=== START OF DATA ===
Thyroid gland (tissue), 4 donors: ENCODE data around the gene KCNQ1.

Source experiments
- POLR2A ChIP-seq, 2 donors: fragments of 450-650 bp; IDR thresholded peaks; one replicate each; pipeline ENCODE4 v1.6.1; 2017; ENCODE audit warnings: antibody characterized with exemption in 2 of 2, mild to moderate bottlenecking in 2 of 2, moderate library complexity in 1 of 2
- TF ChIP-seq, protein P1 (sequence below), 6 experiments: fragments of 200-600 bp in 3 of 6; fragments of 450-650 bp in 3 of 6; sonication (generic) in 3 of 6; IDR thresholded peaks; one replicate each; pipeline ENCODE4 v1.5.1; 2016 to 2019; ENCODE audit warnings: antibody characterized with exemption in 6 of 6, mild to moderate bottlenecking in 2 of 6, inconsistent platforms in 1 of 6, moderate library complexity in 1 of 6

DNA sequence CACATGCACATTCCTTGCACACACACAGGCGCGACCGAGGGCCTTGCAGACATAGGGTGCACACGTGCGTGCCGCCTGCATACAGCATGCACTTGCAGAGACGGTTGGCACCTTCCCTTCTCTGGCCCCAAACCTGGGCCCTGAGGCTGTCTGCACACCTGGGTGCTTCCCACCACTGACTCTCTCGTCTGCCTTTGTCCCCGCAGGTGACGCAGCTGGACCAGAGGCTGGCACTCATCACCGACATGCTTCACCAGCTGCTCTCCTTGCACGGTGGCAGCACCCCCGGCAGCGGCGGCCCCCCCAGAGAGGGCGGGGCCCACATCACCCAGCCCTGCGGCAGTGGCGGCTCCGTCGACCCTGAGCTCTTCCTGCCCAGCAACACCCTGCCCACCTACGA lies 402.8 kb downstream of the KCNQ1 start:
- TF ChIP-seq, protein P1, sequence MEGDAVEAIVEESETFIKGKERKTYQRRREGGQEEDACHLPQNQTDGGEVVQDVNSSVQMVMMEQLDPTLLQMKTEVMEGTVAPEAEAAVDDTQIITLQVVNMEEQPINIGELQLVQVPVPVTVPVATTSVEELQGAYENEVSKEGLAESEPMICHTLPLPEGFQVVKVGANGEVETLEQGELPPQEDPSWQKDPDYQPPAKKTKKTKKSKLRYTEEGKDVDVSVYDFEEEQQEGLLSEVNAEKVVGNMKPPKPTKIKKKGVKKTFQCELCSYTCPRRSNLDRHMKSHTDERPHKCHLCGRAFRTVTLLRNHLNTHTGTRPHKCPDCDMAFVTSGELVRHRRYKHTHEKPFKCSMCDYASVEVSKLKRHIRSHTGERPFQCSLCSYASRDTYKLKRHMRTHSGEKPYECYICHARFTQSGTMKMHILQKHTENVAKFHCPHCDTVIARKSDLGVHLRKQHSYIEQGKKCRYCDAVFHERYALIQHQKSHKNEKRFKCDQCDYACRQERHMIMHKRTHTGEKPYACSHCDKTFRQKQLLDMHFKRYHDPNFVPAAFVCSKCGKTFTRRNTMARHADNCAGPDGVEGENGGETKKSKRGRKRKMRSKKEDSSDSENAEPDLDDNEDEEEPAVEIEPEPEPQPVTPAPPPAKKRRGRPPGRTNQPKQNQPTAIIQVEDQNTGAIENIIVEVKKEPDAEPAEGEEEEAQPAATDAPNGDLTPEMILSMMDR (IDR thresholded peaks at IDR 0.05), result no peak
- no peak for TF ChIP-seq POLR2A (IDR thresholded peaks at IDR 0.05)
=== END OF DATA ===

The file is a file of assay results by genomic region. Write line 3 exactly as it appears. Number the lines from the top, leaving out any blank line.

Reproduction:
- POLR2A ChIP-seq, 2 donors: fragments of 450-650 bp; IDR thresholded peaks; one replicate each; pipeline ENCODE4 v1.6.1; 2017; ENCODE audit warnings: antibody characterized with exemption in 2 of 2, mild to moderate bottlenecking in 2 of 2, moderate library complexity in 1 of 2